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Tension In musical strings and wavelength

  • Thread starter jrjay09
  • Start date
1. Homework Statement

One string of a certain musical instrument is 79.0cm long and has a mass of 8.79g . It is being played in a room where the speed of sound is 344m/s .
A)To what tension must you adjust the string so that, when vibrating in its second overtone, it produces sound of wavelength 3.39cm ?
B)What frequency sound does this string produce in its fundamental mode of vibration?


2. Homework Equations
v=sqroot(Tension/linear density), linear Density=m/L, v=(f)(lamda)=(omega)/k, k=2(pi)/(lamda)


3. The Attempt at a Solution

I keep trying to get out a way to find T but always end up reducing an eqaution to something pointless such as f=f or (lamda)=(lamda). My real problem is a concept one...Is the v used in equations the speed of sound in the room (334m/s) and when finding linear density do I use .79m or .0339m as the length. Please respond..anything helps and thank you.
 

Delphi51

Homework Helper
3,407
10
The v must be the velocity of the wave on the string when referring to the wave on the string. But use 344 m/s for the sound "of wavelength 3.39 cm". Use 8.79g/79 cm (in standard units) for the linear density of the string.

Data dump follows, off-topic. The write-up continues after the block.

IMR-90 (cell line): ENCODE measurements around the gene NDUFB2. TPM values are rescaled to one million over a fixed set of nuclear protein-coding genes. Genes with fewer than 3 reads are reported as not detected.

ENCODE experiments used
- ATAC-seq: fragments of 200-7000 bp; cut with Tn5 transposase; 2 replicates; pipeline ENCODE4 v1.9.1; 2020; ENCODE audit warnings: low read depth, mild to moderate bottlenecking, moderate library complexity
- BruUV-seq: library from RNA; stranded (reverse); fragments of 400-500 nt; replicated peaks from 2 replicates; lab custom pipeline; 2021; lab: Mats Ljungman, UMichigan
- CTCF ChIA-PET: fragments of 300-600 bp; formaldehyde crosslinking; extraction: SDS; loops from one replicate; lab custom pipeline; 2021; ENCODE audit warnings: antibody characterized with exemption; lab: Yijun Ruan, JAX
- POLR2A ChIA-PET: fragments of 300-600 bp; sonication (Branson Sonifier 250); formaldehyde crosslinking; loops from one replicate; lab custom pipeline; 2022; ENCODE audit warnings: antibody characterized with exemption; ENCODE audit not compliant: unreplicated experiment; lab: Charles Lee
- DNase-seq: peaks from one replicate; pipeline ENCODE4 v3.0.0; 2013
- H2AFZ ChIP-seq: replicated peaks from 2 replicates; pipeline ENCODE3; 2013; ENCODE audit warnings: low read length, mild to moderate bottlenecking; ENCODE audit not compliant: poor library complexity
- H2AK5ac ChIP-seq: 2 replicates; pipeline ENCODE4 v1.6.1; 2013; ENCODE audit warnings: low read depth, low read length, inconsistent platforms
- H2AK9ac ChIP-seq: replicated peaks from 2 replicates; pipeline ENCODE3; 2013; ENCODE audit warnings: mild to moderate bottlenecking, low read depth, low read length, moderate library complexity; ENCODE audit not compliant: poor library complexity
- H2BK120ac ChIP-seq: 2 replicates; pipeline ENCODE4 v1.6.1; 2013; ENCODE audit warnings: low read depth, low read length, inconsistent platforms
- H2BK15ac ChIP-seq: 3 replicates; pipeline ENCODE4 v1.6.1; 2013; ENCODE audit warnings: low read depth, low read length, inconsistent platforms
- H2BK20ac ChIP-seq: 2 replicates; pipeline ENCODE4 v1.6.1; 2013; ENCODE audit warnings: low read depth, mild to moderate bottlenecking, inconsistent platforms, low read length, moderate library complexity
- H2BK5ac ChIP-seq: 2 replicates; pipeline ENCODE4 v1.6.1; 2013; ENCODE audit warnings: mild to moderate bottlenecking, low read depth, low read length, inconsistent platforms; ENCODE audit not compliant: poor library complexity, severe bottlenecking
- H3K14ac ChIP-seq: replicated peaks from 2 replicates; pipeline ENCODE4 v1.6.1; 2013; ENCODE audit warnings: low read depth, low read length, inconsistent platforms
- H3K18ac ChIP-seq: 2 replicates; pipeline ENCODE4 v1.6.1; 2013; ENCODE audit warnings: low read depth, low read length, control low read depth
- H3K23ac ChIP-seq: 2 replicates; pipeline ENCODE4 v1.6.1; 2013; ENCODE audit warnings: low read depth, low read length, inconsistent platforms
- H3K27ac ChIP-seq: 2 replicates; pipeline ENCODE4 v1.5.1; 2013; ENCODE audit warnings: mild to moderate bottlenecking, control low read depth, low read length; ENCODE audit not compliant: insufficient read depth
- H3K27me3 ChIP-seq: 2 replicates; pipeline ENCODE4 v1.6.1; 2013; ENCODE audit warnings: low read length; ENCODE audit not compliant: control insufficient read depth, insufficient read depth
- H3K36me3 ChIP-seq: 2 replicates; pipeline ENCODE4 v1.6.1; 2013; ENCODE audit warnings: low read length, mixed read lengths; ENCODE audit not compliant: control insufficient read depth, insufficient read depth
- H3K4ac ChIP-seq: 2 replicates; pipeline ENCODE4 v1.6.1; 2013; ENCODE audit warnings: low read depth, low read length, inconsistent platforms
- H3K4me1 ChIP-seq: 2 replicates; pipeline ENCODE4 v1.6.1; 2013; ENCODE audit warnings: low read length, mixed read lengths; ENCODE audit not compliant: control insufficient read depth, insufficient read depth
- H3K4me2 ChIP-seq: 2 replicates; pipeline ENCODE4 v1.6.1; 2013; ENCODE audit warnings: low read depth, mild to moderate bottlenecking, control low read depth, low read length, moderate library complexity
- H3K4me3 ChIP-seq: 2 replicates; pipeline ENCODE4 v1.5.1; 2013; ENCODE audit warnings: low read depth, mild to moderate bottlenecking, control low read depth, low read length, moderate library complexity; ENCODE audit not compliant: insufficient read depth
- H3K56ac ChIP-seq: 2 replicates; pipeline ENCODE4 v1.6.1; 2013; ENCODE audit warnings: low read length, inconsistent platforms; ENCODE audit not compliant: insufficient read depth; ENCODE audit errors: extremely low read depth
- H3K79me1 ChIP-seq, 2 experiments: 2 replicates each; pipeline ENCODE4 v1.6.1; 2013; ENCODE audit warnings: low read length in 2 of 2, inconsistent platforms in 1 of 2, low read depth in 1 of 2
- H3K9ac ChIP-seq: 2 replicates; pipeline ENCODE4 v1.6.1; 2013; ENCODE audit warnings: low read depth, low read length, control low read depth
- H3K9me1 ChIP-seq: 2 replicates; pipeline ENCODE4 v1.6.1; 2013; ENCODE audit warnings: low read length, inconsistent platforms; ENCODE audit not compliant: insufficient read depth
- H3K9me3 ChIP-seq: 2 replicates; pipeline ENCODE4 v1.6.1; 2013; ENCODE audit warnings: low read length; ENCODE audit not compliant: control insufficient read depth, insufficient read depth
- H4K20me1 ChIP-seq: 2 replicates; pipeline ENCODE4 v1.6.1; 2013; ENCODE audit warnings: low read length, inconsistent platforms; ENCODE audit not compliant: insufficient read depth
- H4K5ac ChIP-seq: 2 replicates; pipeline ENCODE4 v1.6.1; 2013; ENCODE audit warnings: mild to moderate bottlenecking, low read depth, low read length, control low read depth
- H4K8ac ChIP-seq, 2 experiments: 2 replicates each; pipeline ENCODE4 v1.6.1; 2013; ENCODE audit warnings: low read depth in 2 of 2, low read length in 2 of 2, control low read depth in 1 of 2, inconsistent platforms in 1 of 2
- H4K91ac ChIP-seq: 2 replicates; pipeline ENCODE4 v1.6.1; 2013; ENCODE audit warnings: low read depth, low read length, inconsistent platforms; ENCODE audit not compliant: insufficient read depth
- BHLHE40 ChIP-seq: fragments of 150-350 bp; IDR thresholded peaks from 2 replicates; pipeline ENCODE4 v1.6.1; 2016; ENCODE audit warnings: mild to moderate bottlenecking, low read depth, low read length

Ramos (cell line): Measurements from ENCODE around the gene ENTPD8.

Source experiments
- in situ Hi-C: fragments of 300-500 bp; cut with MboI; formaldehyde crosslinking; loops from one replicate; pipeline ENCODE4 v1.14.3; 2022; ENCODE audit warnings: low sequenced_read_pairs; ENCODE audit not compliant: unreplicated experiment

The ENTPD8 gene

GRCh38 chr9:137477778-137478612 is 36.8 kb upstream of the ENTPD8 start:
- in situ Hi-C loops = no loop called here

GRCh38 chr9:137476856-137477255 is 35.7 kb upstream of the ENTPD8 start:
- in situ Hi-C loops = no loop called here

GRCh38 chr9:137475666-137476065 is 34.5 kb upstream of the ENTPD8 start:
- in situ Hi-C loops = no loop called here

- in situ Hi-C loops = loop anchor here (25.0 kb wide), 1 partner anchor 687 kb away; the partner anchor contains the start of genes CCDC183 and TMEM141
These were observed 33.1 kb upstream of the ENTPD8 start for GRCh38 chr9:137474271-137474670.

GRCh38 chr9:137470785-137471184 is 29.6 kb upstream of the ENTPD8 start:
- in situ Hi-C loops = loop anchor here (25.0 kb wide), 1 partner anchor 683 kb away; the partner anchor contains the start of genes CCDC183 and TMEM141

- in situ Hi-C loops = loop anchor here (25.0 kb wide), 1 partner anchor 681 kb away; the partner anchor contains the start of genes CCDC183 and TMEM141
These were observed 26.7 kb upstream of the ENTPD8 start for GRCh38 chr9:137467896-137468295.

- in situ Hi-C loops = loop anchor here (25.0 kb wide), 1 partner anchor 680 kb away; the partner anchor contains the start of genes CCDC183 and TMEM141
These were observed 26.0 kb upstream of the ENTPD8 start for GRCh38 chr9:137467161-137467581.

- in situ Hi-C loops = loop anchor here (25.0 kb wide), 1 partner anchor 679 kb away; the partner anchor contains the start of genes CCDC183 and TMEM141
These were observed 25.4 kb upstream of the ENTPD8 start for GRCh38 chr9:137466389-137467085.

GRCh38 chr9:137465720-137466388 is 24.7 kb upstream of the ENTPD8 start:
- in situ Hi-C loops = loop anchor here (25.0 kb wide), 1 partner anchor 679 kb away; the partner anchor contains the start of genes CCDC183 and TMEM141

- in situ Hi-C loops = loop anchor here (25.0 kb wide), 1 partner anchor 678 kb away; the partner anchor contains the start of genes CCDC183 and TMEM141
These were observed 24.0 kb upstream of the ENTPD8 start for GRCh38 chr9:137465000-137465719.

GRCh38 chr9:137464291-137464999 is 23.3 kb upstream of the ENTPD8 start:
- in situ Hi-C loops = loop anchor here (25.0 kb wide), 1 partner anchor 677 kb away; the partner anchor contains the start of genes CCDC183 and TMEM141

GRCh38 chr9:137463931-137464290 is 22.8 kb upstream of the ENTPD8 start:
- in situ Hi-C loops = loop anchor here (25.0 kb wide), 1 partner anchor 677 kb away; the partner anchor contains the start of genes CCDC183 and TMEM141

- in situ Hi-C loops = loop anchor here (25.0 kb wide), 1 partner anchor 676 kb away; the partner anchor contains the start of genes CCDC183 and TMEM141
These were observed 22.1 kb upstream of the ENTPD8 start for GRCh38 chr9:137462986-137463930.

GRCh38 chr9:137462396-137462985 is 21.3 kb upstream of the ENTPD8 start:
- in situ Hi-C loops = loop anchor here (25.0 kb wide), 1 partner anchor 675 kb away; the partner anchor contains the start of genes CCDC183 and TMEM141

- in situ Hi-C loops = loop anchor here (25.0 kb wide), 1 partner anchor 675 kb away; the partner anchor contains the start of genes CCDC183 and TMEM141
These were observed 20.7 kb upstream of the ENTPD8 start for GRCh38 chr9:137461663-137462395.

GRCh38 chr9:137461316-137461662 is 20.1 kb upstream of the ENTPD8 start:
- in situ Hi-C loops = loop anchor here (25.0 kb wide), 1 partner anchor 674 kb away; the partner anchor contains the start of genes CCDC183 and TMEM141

I tried using 344m/s as the v in the eqaution v=sqroot(Tension/linear denstiy)

so... v^2 = Tension/Linear Density
so... Tension= v^2 (linear Density) => tension= (344m/s^2)(.00879kg/.79m)=1316.67N.
However when I tried that it was wrong. I am still confused about the "of wavelength 3.39cm" and the second overtone. Don't they need to come into the problem too? Thank you
 

Delphi51

Homework Helper
3,407
10
I tried using 344m/s as the v in the eqaution v=sqroot(Tension/linear denstiy)
You are mixing the sound and the vibration on the string incorrectly.
The thing they have in common is the frequency. Use v = f*lambda for the sound with v=344 and lambda = .0339 to get the frequency for both the wave AND the vibration. Then use that frequency with formulas that apply to the vibrating string.
 

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